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PowerShell count with Measure-Object

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PowerShell is an open-source command-line tool with cross-platform availability. The PowerShell tool allows one to automate several tasks and perform few tedious tasks by executing commands. The Measure-Object is a PowerShell utility that acts as a cmdlet to count objects. The extended functionality (can be achieved by using parameters) of Measure-Object can be used to get the maximum, minimum, average, sum, and standard deviation of numeric values. Moreover, it can also be applied to strings to count a number of lines, words, or characters.

In this article, the PowerShell count with Measure-Object is explained in detail and several examples are provided for better understanding.

How count works with Measure-Object

The count is the default property of the Measure Object. The Measure-Object keyword can be piped with strings, variables, or objects to get the desired answer. Here we are targeting the count with Measure-Object. The Measure Object follows the syntax provided below:

>  <object> | Measure-Object

The upcoming sections provide usage of count with measure objects in multiple scenarios.

Count the number of entries

When PowerShell Cmdlets are used with Measure-Object, it returns the count of the entries. For instance, we are piping Measure-Object with the Get-Command cmdlet and the following command is executed in this regard.

Note: As the Get-Command cmdlet prints the output in four columns, CommandType, Name, Version, and Source. So, you can apply any of these properties with Measure-Object as well.

> Get-Command | Measure-Object

To get the services list, PowerShell supports the Get-Services cmdlet. One can use Measure-Object with the Get-Services cmdlet to count the number of services. We have experienced its working by using the command provided below. The output shows that 288 services are on board right now.

> Get-Service | Measure-Object

In the above two commands, Measure-Object has been used on several cmdlets individually.

Measure-Object can be used with multiple cmdlets. In order to demonstrate this, we carried out the following four commands:

> $comm = Get-Command
> $ser = Get-Service
> $Total = $comm + $ser
> $Total | Measure-Object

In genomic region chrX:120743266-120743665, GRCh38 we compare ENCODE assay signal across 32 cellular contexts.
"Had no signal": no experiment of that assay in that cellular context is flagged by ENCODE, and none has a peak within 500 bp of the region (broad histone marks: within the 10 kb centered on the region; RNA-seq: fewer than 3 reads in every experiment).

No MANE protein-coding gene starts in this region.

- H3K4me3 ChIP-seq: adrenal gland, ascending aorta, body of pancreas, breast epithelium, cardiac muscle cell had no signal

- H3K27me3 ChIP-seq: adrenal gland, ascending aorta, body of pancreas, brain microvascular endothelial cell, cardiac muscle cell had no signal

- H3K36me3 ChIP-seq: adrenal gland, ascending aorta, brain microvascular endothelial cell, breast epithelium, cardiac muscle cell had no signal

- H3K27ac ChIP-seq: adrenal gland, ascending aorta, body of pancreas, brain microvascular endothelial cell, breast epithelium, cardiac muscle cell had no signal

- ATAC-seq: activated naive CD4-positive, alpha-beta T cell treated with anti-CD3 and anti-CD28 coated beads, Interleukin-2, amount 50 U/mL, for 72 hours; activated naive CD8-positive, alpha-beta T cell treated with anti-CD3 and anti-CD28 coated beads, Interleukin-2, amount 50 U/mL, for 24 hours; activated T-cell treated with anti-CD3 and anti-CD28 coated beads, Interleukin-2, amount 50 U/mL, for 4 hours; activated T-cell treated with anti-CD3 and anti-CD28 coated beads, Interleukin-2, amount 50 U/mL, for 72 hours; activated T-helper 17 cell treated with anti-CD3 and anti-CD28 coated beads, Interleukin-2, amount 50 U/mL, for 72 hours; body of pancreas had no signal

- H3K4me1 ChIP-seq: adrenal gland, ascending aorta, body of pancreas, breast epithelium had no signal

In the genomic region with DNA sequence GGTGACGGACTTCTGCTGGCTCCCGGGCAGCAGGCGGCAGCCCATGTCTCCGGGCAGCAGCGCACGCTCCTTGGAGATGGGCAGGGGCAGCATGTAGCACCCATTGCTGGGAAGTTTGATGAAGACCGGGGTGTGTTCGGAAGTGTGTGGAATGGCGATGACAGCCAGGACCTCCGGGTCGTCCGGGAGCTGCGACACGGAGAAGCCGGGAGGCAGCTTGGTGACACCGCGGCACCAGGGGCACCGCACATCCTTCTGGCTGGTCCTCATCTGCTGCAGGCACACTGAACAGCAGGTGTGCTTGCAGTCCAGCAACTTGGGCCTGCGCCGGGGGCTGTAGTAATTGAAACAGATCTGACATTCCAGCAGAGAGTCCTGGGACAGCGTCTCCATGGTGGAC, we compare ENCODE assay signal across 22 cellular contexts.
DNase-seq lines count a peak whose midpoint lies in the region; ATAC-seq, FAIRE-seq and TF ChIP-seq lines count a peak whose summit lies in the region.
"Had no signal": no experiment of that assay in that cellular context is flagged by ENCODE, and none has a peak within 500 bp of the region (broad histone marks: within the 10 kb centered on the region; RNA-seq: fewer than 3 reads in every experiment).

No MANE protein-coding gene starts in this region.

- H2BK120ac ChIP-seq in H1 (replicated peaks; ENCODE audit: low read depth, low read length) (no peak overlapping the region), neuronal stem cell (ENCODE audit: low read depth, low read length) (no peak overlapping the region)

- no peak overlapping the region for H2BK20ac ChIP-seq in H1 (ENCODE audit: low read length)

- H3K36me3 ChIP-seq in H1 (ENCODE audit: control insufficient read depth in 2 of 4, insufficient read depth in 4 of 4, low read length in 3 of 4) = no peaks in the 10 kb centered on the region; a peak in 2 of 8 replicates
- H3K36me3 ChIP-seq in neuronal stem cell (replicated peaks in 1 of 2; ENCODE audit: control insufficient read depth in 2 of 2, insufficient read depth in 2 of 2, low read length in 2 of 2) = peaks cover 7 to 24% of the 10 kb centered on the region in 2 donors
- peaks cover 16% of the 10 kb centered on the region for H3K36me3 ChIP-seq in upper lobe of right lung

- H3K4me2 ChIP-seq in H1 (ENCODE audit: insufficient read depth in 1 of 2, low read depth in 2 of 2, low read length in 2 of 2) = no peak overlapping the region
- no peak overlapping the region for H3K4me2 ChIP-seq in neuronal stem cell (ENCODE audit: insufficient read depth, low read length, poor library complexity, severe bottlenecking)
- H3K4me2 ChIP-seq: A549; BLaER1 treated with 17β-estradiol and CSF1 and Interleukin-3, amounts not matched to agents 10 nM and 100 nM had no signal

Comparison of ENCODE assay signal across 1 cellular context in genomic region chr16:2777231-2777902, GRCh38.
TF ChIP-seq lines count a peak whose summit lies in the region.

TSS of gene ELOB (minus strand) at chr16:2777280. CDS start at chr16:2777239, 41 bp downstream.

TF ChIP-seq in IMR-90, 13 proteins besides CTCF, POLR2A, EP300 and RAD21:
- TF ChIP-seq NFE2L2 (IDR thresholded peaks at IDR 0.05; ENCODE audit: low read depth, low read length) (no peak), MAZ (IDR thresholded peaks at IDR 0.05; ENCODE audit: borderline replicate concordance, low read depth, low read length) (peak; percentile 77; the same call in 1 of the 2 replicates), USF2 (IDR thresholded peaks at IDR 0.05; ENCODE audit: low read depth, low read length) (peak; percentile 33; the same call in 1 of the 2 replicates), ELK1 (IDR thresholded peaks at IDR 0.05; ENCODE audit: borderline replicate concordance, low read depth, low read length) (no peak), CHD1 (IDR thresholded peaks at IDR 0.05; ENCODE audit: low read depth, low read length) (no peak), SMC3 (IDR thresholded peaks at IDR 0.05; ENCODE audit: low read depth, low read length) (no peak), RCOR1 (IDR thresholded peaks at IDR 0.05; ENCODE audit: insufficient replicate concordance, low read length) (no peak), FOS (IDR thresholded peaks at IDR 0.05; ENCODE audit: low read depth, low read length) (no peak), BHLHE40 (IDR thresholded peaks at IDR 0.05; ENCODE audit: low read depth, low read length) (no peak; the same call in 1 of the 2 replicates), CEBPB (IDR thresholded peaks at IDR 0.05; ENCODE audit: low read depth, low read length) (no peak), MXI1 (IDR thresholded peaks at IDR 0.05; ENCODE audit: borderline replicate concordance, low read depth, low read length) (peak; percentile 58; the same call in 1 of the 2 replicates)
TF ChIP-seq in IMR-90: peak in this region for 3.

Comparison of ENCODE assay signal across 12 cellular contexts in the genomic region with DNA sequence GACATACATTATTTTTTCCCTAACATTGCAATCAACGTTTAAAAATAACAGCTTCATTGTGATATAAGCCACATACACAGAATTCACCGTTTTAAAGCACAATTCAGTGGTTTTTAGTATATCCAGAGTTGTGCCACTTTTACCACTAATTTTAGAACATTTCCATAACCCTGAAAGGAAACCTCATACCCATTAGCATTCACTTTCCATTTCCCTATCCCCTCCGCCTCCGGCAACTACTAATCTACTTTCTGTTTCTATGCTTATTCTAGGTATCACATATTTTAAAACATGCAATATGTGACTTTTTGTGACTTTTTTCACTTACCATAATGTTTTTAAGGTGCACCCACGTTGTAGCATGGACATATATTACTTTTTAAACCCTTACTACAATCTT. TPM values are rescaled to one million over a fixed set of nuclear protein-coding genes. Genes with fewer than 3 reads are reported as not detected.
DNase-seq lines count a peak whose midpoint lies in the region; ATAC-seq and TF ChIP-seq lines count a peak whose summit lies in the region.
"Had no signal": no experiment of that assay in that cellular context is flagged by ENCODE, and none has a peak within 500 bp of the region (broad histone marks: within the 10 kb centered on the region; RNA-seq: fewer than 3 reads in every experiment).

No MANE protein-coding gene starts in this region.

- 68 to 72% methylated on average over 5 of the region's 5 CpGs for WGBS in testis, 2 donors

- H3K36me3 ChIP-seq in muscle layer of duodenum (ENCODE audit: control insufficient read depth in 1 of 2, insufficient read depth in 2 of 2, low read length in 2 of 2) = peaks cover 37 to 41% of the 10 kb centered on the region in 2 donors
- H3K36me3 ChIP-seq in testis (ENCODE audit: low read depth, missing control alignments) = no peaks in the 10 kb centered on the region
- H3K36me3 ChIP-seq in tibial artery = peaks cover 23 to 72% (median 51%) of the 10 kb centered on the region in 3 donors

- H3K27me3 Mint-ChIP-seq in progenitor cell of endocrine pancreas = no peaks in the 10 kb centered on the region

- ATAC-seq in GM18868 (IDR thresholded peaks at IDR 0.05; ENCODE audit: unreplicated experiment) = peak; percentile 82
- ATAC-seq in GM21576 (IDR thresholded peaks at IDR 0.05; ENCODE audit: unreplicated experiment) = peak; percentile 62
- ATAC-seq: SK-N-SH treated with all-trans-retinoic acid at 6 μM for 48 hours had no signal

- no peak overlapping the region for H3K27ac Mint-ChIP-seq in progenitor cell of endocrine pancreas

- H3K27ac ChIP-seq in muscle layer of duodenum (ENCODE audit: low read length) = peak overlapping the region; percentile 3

The first two commands store the Get-Command and Get-Service cmdlet in two variables named $comm and $ser respectively.

The third command stores the sum of $comm and $ser in a new variable named $Total.

And the last command pipes that $Total variable with Measure-Object.

The output shows that the entries of both cmdlets (Get-Command and Get-Service) are summed up.

Count number of files/directories

The Get-ChildItem cmdlet of PowerShell lists down the files and directories in the current folder. When the Measure-Object is executed with Get-ChildItem, it would return the total count of the files and directories as shown in the output of the command mentioned below.

> Get-ChildItem | Measure-Object

Determine how many characters, words, and lines there are

A count with Measure-Object can be used to count the number of characters, lines, and words in the file. For this, you have to use the Get-Content cmdlet on that file and then pipe it with the Measure-Object Cmdlet. The command written below gets the content of a text file located at “F:” and then counts the number of Characters, Words, and Lines using Measure-Object.

> Get-Content “F:contact.txt” | Measure-Object -Word -Character -Line

Apart from getting the content from a file, a string can directly be passed to count the characters/words/lines. The command provided here pipes a string with Measure-Object Cmdlet to count the characters, lines, and words in that string.

> “PowerShell is a cross-platform command line tool” | Measure-Object -Word -Character -Line

Count the number of input of hashtables and integers

Apart from counting the input of string fields. The Count with Measure-Object can count the number of inputs for hash tables and integer values as well. For instance, the following command gets four values as a hashtable and then these values are executed with Measure-Object. So, the output would be 4 because Measure-Object counts the number of inputs passed to it.

> @{val=5}, @{val=10}, @{val=15}, @{val=20} | Measure-Object

For integers, it acts the same. The following command gets integer values as an input and when these values are piped with Measure-Object, the output shows the number of inputs.

> 2, 4, 6, 8, 10, 12 | Measure-Object

In the output shown above, the Average, Sum, Maximum, Minimum, and Property options are empty as we have not passed them with Measure-Object. If you want to get these values too, you have to use the -AllStats option with Measure-Object as described below:

> 2, 4, 6, 8, 10, 12 | Measure-Object -AllStats


PowerShell supports multiple cmdlets to perform the tasks automatically. The Measure-Object is one of them and it counts the number of entries in any object, cmdlet, function, and many more. This article explains the working of count with Measure-Object in PowerShell. Several examples are also provided that show the usage of multiple perspectives. Apart from this guide, you can visit linuxhint for more PowerShell tutorials. Happy Computing !!

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